The Aftermath of Losing a Parent

Wow. I have let two years pass since my last post, and I have regrets about that. I planned to document this journey better. I thought it would be cathartic. The truth is, writing is cathartic for me, but I often do it in private. There’s a freedom in journaling that is lost when you know it will be posted publicly. Some may say there’s a freedom in releasing it to the world, and I agree with that, too.
       I’m trying to take myself back to the mindset I had in May 2016. I was pregnant and I didn’t know it yet. I was a caregiver to my father, who was living at the skilled nursing facility where I worked and still work. I was exhausted and stressed but I was so actively trying to heal myself so I could get pregnant and be strong for my family. I was in a better place then than I was during the October before, when Dad was given 6 weeks to live and I was struggling with infertility. I’m happy to say I’m in an even better place now, though the hearts of everyone around me broke with mine when he passed away in the Fall of 2016.
       To go back a bit to Summer of 2016, Dad was getting chemo infusions. It was getting to be exhausting for him to be transported to chemo, and though it seemed to be keeping the tumor at bay,  it wasn’t clearly improving any quality of life for Dad. My mom was at the point of exhaustion and the family made the decision to stop treatment that Summer. Since two years have passed, I am now fuzzy on the dates.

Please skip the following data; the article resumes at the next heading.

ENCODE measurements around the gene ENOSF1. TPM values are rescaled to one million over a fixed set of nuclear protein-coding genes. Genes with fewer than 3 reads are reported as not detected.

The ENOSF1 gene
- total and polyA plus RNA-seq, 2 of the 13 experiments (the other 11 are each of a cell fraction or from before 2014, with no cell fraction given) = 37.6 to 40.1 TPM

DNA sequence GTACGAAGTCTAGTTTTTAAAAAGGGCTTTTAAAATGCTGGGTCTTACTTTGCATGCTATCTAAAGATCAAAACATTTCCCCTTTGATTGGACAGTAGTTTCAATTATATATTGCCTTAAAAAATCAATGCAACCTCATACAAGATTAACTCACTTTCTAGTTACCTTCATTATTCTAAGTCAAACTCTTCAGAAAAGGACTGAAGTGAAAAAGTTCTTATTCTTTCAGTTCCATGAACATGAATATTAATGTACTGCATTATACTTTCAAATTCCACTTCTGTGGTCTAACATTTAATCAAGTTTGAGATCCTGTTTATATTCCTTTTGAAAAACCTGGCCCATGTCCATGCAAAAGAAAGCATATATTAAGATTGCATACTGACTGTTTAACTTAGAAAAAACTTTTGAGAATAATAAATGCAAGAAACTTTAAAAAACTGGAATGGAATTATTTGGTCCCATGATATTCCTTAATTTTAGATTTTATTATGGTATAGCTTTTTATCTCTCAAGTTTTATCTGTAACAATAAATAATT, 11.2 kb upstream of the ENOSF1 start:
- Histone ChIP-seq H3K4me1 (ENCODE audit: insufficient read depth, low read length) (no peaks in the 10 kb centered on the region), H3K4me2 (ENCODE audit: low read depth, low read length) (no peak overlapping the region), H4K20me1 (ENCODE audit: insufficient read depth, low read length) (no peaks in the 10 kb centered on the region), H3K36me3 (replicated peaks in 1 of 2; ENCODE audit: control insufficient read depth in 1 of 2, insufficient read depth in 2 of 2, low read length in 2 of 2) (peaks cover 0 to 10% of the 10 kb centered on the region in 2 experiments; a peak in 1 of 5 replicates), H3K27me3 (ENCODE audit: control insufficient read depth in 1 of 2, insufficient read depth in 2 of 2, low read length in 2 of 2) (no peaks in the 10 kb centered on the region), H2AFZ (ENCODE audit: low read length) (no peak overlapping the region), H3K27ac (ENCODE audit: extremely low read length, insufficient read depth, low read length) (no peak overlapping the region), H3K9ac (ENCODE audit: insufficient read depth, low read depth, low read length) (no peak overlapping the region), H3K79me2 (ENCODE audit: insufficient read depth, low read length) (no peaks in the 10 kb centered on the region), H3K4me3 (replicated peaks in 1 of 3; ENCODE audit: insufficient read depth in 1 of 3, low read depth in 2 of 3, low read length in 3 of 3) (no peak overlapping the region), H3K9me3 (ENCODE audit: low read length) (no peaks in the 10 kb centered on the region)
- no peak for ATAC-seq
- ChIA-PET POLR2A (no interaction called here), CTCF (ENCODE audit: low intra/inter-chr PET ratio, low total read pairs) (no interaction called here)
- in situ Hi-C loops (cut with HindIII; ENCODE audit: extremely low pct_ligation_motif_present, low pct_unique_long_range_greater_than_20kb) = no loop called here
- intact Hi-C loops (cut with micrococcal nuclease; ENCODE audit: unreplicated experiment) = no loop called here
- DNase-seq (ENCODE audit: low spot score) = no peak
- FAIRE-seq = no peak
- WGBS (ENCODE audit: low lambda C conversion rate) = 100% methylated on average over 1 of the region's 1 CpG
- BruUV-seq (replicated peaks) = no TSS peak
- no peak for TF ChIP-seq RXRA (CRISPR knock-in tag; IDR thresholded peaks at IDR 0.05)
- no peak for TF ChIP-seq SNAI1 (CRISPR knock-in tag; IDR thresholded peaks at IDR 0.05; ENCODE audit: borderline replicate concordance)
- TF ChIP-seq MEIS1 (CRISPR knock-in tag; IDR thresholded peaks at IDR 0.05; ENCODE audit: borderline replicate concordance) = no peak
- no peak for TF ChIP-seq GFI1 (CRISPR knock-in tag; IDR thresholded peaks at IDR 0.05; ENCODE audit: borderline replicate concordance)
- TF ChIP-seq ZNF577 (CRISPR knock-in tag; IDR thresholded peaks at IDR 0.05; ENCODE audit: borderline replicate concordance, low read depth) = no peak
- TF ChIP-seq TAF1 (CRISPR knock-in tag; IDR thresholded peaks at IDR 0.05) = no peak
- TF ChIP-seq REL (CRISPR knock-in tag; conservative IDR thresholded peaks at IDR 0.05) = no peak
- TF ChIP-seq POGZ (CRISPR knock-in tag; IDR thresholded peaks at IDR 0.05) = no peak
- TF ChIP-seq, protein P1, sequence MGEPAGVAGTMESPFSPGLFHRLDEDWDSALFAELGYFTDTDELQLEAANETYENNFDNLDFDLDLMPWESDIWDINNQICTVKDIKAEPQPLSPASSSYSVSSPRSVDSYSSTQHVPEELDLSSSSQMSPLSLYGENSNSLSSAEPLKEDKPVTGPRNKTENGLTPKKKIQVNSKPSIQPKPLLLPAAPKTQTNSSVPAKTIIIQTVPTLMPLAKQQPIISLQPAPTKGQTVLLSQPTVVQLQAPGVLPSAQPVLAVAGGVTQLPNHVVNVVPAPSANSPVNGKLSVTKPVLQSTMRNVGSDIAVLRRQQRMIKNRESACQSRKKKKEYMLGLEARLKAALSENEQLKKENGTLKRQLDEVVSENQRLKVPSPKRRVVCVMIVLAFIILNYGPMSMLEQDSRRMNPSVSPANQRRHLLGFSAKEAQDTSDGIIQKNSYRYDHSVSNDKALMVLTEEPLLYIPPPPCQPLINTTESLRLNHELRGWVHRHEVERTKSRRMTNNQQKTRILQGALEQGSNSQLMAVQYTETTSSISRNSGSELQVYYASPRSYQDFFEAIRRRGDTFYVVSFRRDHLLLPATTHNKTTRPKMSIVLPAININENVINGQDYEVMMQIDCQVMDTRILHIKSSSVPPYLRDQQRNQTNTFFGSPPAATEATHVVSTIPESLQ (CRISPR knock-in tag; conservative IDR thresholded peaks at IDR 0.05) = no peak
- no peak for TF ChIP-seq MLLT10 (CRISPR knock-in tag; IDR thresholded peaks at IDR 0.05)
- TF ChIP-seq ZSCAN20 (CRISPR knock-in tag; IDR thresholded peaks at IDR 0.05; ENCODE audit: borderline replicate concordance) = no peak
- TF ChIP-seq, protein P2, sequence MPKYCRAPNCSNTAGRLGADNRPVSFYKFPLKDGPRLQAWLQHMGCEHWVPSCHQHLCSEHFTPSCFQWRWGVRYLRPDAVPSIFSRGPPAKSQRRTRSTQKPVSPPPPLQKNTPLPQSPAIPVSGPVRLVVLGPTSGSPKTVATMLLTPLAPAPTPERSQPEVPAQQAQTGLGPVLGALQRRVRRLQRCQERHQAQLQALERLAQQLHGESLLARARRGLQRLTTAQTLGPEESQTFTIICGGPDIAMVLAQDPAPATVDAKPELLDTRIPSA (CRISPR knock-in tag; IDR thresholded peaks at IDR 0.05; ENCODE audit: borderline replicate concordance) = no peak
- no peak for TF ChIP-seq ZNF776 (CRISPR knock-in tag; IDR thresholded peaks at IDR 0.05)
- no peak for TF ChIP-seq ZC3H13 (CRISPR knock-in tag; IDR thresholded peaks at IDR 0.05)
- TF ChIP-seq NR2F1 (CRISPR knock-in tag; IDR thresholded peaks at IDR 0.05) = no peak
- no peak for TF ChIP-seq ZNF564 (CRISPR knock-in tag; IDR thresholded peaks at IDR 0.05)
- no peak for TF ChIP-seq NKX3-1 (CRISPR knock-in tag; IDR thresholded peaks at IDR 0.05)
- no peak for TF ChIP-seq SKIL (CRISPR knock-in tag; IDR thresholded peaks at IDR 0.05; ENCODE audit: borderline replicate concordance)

Since I work at the rehab where he was living, I spent time with him every day and contributed (along with my mom, sister and our parents’ friends) to cooking his meals. We didn’t give him institutional food because we wanted to maximize his immune system function through nutrition. I made sure his nurse’s aides got him out of bed every day, so he wasn’t just laying around. Dad’s occupational therapist, Melissa, and physical therapist, Lisa, checked on him and helped me transfer him out of bed when other staff members were busy. Lisa got him hooked up with an awesome wheelchair that tilted back so he would be more comfortable. The whole rehab team was so supportive during my Dad’s time there, and I will be forever grateful for them.
       On Monday, September 26, 2016, I sat with Dad after my shift ended, but I was 5 months pregnant and tired, so I left around 4pm or so for home. Dad had developed a cough over the weekend and, all of a sudden, his voice was so weak and hoarse it was almost gone. That morning he had a chest X-ray and they diagnosed him with pneumonia. Meds were on order from the pharmacy by 3pm that day, and he would have them by the next morning. I wasn’t too worried. I purposely didn’t kiss him goodbye for the first time since his diagnosis because he had pneumonia and I was pregnant and also had a cold. I did say, “I love you, Dad,” and he was so weak and tired he didn’t respond. I said, “Do you love me?” in a both joking and expectant tone, and he smirked slightly and nodded his head. And I left.
      Around 2 am on September 27, 2016, I got a frantic phone call from my mom. Just seeing the phone ringing was a bad sign, of course. She was crying and saying that the paramedics were working on Dad, trying to revive him. The nurse had come in to check on him and he wasn’t breathing. Mom lives about 2 minutes away, so she went right over. I figured, “Okay, I’ll get dressed and meet them over at the hospital.” She called back just a few minutes later to say he was gone. My husband and I packed bags quickly and left for Delaware (we live 45 minutes away in PA).